VA Loan FAQs

We have the answers to the most common VA loan questions.

Check today's rates 

va-loans




Have questions about how to apply for a VA loan?

We have answers. Please feel free to reach out directly to our loan officers if you have further questions. We look forward to hearing from you!

A VA loan is an exclusive, low-cost loan that helps enlisted service members and veterans of the United States military achieve their dream of home ownership. The VA loan was established in 1944 to help military service members buy a home after returning from World War II.  VA loans are backed by the Department of Veterans Affairs and can typically be used to finance up to 100% of a primary residence.

VA loans help military members, veterans, and other eligible borrowers purchase homes and refinance existing loans. VA loans usually offer low interest rates, no mortgage insurance, and no down payment. The loans are issued by private lenders but are guaranteed by the Department of Veterans Affairs (VA). This backing allows lenders to offer advantageous rates and terms and not require a down payment. 

To apply for a VA loan, you first need to establish if you are eligible by falling into one of these four categories:

  1. An active duty service member
  2. A veteran of the military who’s been honorably discharged
  3. Member of the National Guard or Reserves
  4. An unmarried spouse of a military member who either died while on active duty or due to a disability that resulted from their service

Then you will need to apply for a VA loan Certificate of Eligibility, which can be found on the VA’s website. While most VA loans don’t require a down payment or minimum income requirements, you will still need to have an acceptable debt-to-income ratio. During the VA loan process, you must have the house you wish to purchase appraised by a VA-approved appraiser. Your application will be submitted to underwriting to ensure you’ve met all the VA and private lender requirements. Once the underwriter has completed the review, they will either give you the approval to proceed to close, give conditional approval or deny your application.

There is no limit to the number of times a borrow can take advantage of VA loans as long as they still have money available in their entitlement or have paid off any previous VA loans and have restored their entitlement. Another scenario is your VA loan has been assumed by another veteran, which will restore your entitlement.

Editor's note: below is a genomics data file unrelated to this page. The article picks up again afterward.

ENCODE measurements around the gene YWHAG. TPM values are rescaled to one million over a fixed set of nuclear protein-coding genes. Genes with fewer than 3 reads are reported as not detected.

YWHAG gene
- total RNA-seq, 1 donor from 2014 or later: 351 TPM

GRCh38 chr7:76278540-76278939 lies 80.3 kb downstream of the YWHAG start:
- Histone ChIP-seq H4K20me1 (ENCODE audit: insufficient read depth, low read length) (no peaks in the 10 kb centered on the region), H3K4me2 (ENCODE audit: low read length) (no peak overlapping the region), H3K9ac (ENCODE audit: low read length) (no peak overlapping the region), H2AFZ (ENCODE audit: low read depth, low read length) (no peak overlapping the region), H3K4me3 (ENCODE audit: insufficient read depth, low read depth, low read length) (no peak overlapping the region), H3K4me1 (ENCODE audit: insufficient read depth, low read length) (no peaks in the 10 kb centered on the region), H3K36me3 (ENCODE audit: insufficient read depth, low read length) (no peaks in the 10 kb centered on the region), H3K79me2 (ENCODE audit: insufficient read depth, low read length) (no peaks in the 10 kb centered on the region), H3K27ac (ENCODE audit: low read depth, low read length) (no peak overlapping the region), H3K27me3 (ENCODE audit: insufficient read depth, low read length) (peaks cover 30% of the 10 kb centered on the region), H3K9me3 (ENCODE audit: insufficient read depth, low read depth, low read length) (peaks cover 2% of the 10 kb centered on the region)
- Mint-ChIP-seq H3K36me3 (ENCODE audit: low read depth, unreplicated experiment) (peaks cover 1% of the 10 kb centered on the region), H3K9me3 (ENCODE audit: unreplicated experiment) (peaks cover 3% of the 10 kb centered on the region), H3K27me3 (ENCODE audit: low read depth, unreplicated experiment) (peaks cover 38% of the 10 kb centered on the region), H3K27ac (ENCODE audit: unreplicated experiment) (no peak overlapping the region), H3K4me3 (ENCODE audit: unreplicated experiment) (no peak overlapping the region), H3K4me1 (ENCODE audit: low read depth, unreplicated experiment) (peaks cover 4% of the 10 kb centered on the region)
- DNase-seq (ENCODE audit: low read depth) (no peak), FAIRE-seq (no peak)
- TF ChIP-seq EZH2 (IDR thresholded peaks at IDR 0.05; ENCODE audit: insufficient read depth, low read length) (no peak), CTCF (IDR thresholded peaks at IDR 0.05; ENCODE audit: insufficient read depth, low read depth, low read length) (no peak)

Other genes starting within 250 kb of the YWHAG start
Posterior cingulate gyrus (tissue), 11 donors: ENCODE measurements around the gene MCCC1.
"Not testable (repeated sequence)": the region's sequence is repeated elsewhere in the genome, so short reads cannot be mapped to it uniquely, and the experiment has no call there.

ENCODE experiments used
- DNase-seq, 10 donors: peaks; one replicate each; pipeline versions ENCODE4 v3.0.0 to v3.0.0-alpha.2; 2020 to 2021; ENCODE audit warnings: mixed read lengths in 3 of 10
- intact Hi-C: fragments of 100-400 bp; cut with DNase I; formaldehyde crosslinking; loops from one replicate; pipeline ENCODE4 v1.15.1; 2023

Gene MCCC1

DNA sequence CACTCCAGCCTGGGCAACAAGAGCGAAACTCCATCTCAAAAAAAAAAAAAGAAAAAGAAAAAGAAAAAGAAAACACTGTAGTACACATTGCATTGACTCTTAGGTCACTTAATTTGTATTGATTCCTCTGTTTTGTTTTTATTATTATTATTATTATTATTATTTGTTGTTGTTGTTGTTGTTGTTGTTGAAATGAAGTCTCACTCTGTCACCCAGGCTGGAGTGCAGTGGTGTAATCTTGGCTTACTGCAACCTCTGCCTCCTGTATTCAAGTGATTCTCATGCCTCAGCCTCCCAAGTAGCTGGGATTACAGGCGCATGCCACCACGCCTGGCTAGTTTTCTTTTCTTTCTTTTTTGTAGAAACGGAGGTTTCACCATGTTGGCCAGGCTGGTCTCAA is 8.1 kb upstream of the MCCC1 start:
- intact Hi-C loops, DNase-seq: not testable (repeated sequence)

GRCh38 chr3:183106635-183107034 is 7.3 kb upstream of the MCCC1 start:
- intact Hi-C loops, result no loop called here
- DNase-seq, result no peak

Yes, a VA loan can be assumable, even by someone who wouldn’t have originally been eligible to take out the loan themselves. The new borrower will still need to provide adequate financial qualifications to the lender. Ask your lender what requirements will be needed. 

VA loans take no longer to close than a conventional loan. In most cases, you can close within 45 days. An Interest Rate Reduction Refinancing Loan (IRRRL) can be closed in as little as 30 days.

With your VA home loan, you may purchase a home with no money down with a purchase price up to your specific county limit. You can find more information on specific VA loan county limits at www.va.gov or by contacting a NASB VA loan officer. 

There is no VA loan limit. However, depending on the purchase price or balance of the loan you wish to refinance, you may be required to make a down payment or in the case of a refinance, you may be required to have additional equity. Contact a NASB VA loan officer for further details.

In many cases, eligible borrowers will qualify for a VA refinance with little or no equity in their home. If you have an existing VA home loan, then it’s possible to qualify for an Interest Rate Reduction Refinance Loan (IRRRL) that requires no appraisal. So if you’re upside down on the home or have little equity, you may still be able to refinance. In some cases, if you have an FHA or conventional loan, the VA will allow 100% loan-to-value (LTV), so the home will need to appraise for what you owe on it. If the home appraises for less than you owe, then you may need to bring cash to closing to cover the difference. Contact NASB lender for further details.

No, a VA loan is guaranteed by the U.S. government. You can purchase a home with no equity and pay no monthly mortgage insurance premiums.

You may either finance the cost of the refinance into your loan amount, or the lender may pay your closing costs. You are not required to have cash in the transaction to qualify for an Interest Rate Reduction Refinancing Loan.

A VA Interest Rate Reduction Loan, or IRRRL for short, is a simplified way for veterans to get their VA refinance loan approved. Also called a VA streamline refinance, an IRRRL doesn't require an appraisal or go through the typical VA underwriting process, because the lender uses the information from the original VA mortgage loan. Here's more information.

Yes, it is possible to get an Interest Rate Reduction Refinancing Loan (IRRRL) on a non-owner occupied home.

Members of the military, whether on active duty, veterans, or otherwise eligible, have access to VA loans, which offer several benefits to borrowers. There is often no down payment, no private mortgage insurance is required, it may be  is easier to qualify, the interest rates are competitive and closing costs can be lower. Here's a blog that can tell you more.